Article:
Exponential assembly at Zyvex

from the manufacturing-architectures dept.
Some Fat Guy writes "There is an interesting paper and Real Video animations on Exponential Assembly here: http://www.zyvex.com/Research/exponential.html The devices described are MEMS devices, but the concept scales down." CP: A more formal journal article from the Foresight Conference is linked to at the end.

Smart Dust-Spies in the Sky from UC Berkeley

from the he-knows-if-you've-been-bad-or-good dept.
EddieWehri brings our attention to an article in the San Francisco Chronicle: "Yep, yet one more SF concept from books like The Diamond Age make it into prime time. MEMS science is producing dust sized surveillence devices that are lighter than air and float around collecting data and reporting back to the mother base." Excerpt: "Each mote contains a solar cell to generate power, sensors that can be programmed to look for specific information, a tiny computer that can store the information and sort out which data is worth reporting, and a communicator that enables the mote to be 'interrogated' by the base unit…'This is a technology of total surveillance' "

MEMS news site based on Slash software

from the MEMSdot dept.
For the MEMS (MicroElectroMechanical Systems) fans among us, Jonathan Desp brings to our attention MEMS Center, a new MEMS portal based, as is Nanodot, on the Slash news-and-discussion software. Read More for his full post.

Confocal microprobe planned to view living cells

from the now-open-wide dept.
Mark Baltzegar brings our attention to plans for a confocal imaging "scanning microprobe" using MEMS technology which would enable imaging of living cells deep within the human body. "Currently we have no way to effectively study the real living behavior of cells in detail because we lack the advanced visualization tools to see them in their natural environment," commented Dr. John Liddicoat, Cardiac Surgeon at Allegheny General Hospital in Pittsburgh, PA. "The opportunities for real-time visualization down at the cell level would be incredibly valuable. We could realize a broad range of uses in medicine. For example, by applying this technology, we may be able to accurately direct pharmacological and mechanical interventions in such diverse fields as cardiology, pulmonolgy, oncology, and transplantation, just to name a few. This type of visualization tool would be enormously valuable."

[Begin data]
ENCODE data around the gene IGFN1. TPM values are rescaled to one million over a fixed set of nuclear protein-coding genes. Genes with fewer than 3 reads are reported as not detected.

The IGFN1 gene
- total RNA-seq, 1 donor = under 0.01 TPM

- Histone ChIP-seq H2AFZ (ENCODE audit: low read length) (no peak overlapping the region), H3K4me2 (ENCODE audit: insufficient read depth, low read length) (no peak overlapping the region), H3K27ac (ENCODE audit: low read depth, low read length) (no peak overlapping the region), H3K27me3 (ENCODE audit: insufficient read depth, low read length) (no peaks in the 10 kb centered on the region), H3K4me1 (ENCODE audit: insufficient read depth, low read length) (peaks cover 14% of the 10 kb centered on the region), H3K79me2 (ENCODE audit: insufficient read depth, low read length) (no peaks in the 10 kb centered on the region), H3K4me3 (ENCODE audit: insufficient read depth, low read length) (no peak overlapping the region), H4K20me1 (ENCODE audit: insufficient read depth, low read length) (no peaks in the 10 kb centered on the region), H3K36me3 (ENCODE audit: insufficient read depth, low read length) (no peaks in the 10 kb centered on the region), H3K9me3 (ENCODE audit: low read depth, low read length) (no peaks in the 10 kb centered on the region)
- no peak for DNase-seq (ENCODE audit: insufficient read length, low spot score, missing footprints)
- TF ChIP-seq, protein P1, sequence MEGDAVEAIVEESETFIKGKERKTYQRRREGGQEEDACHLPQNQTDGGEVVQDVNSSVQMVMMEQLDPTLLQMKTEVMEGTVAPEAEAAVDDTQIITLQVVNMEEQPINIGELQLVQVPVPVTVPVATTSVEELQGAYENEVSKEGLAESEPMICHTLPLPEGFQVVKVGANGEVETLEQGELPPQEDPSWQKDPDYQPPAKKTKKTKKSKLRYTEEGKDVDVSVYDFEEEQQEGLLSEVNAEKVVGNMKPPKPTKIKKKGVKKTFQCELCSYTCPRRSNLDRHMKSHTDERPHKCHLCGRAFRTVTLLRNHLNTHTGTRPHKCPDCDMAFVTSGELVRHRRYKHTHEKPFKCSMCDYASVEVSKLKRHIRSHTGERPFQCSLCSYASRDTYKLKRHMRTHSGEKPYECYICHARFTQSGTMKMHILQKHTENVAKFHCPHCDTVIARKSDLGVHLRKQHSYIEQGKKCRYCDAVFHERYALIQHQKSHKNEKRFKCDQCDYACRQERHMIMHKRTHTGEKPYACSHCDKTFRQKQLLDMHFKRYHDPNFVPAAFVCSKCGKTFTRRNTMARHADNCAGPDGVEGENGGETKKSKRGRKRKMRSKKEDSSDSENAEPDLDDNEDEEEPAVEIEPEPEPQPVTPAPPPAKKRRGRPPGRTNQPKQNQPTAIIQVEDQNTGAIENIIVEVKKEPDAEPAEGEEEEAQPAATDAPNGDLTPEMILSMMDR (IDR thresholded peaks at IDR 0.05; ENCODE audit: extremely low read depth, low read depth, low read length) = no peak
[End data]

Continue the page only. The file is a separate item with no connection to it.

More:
BioMEMs moves toward nanometer scale

from the top-down-bottom-up-whatever-works dept.
Senior Associate Brian Wang brings to our attention a press release from the University of Illinois at Chicago on work presented at the BioMEMs & Biomedical Nanotechnology World 2000 conference: "Another example of therapeutic BioMEMs that Desai will discuss are cell encapsulation devices with nanometer-sized pores that can protect implanted cells or components from large molecules like antibodies while allowing small molecules like hormones and nutrients to freely pass through. Such devices, which have long been dreamed of for implanting pancreatic islet cells in diabetic patients or neurosecretory cells in Parkinson's or Alzheimer's patients, are now being fabricated in Desai's laboratory by micro-machining silicon to create precisely controlled micro- and nano-architectures."


from the really-tiny-scrubbing-bubbles dept.
GinaMiller (and others) wrote "Simulation shows that liquid jets a few nanometers in diameter might have the potential to produce ever-smaller electronic circuitry, inject genes into cells, or etch tiny features. Writing in the August 18 issue of Science, Georgia Tech researchers suggest that jets as small as six nanometers in diameter may be possible — though they will require special conditions to operate and be sensitive to effects not of concern to macroscopic jets. As a next step, the researchers would like to create nanojets experimentally and use them to apply patterns that could replace current lithographic processes in the manufacture of nanoscale miniaturized circuits. They could potentially also be used as "gene guns" to insert genetic materials into cells without causing damage. The researchers produced some nice graphics "

Open Source CAD code for MEMS

from the where-oh-where-is-good-software dept.
Senior Associate Michael Butler writes "At the just-past Foresight Gathering, mention was made of extant MEMS fab CAD software packages and how bad they are. Alternatives mentioned include, e.g., recycling mature finite element FORTRAN code and stitching it together with other things. It happens that Matra open sourced a bunch of CAD/CAM code last year. (Slashdot article). I suggest that interested people at Zyvex and elsewhere check out Open Cascade and see if what they're doing can be bent to your purposes. Have any nanodotters worked with this code?

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